Academic journal article The Middle East Journal

Iran's Strategy for Saving Asad

Academic journal article The Middle East Journal

Iran's Strategy for Saving Asad

Article excerpt

For decades, Iran has supported the regime of Bashar al-Asad in Syria with military advisors, weapons, and both diplomatic and financial support due to Tehran's belief that a pro-Iranian government in Syria is a core national interest. In this regard, cooperation with Damascus has provided Tehran with a number of strategic advantages, which it is loath to surrender. More recently, the Iranians have also come to view Syria as a vital ally against the threat of the Islamic State in Iraq and al-Sham (ISIS). In this environment, the Islamic Republic will likely continue to bolster the Asad regime even if the Syrian civil war continues for years.

Ba'thist Syria and the Islamic Republic of Iran have been allies since shortly after the establishment of the Iranian revolutionary regime in early 1979. A variety of observers initially assumed that Iran's association with Syria was an alliance of convenience dictated by overlapping but potentially transient concerns such as joint opposition to Iraq under the late Saddam Husayn.1 The ideological gap between the Islamic Republic and a secular Arab republic such as Syria was sometimes considered too great to overcome in any long-term scenario.2 This assessment has now been proven incorrect, and the Syrian-Iranian alliance has remained durable and entrenched throughout the decades since the Iranian revolution.3 During the 1980-88 Iran-Iraq War, Syria even broke with Arab solidarity and became one of only two Arab states to back Tehran assertively with arms transfers, rhetoric, diplomacy, and other forms of support.4 At various times during the war, the Syrian-Iranian relationship became strained, and some of the conservative Arab countries even offered aid incentives to Damascus to adopt a more neutral stance on the conflict. Syrian president Hafiz al-Asad never saw it in his interest to do so, and the relationship with Iran remained strong.

Following the Iran-Iraq conflict, Damascus and Tehran continued to find themselves with a variety of complementary foreign policy interests and priorities on issues such as the future of Lebanon, maintaining a front of resistance to Israeli regional ambitions, and limiting Western influence in the Middle East.5 The death of Iran's Supreme Leader, Ayatollah Ruhollah Khomeini, and the rise of the much more pragmatic President 'Ali Akbar Hashemi Rafsanjani further improved the Syrian-Iranian working relationship.6 Additionally, as ably pointed out by Jubin Goodarzi, the cal between the two countries did not emerge as a significant problem so long as they retained similar regional goals.7 Rather, differing ideologies may have even worked in favor of the alliance since most contentious doctrinal differences over such issues did not come into play. As the alliance matured, Syrian-Iranian methods for resolving differences improved and the parties reached important understandings on working together to coordinate their influence and achieve overlapping goals. The alliance remained solid throughout the terms of multiple Iranian presidents and after Bashar al-Asad's assumption of Syria's presidency following his father's death in 2000.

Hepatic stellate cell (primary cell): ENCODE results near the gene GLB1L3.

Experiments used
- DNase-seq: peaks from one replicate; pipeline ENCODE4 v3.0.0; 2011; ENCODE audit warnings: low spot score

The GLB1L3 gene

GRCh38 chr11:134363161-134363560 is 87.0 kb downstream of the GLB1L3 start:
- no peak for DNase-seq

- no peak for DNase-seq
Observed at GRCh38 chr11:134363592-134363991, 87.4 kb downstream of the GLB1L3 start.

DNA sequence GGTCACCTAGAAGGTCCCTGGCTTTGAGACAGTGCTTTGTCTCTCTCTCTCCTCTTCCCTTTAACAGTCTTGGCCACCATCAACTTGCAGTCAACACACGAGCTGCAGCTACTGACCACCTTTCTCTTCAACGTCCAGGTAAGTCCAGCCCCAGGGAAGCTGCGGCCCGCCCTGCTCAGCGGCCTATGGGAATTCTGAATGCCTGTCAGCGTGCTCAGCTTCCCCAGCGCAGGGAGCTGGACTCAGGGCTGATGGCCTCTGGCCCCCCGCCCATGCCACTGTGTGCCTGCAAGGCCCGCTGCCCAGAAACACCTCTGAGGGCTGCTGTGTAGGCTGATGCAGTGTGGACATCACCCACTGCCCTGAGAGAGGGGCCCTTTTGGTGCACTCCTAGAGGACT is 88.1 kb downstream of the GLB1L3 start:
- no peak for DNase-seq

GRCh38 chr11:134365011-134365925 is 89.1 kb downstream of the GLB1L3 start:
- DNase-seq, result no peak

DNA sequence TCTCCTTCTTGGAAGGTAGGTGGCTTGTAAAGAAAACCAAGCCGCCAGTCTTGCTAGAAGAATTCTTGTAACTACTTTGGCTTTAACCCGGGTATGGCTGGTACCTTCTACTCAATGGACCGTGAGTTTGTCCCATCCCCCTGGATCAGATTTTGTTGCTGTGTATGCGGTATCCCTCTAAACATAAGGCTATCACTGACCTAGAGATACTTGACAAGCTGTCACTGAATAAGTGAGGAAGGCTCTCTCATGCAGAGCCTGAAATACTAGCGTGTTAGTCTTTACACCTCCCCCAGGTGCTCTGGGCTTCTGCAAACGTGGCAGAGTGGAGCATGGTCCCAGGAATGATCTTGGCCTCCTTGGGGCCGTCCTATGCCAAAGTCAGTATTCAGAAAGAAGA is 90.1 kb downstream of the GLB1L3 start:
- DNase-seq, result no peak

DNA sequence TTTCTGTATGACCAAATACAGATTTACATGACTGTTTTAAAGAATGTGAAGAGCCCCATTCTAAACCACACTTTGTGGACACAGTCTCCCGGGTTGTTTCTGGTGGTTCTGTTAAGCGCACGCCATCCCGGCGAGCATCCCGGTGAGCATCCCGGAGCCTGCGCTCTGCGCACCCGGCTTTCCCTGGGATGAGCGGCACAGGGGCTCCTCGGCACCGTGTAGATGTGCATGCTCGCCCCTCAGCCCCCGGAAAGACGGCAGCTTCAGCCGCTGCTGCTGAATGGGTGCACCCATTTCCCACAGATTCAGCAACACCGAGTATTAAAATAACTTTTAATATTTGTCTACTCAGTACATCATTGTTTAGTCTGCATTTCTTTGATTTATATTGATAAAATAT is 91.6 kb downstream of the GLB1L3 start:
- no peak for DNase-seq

The alliance between these two states faced one of its most serious challenges when the Syrian civil war began in March 2011 with massive peaceful demonstrations against the Asad regime that eventually morphed into an armed struggle after repeated confrontations between the demonstrators and security forces. Tehran's decision to support Damascus in this conflict has proven to be a dramatic and costly commitment. Iran is an important energy-producing state, but it has also suffered serious financial setbacks due to recent economic mismanagement during Mahmud Ahmadinejad's presidency as well as a series of US, European, and to a much lesser extent, United Nations economic sanctions imposed as a result of Iranian efforts to acquire nuclear weapons capability.8 Iran's middle class has been increasingly impoverished over time and voted overwhelmingly in the 2013 presidential election for a more pragmatic candidate, Hassan Rouhani, who promised to improve Iran's relations with the world munity and help to lift Western and other sanctions. …

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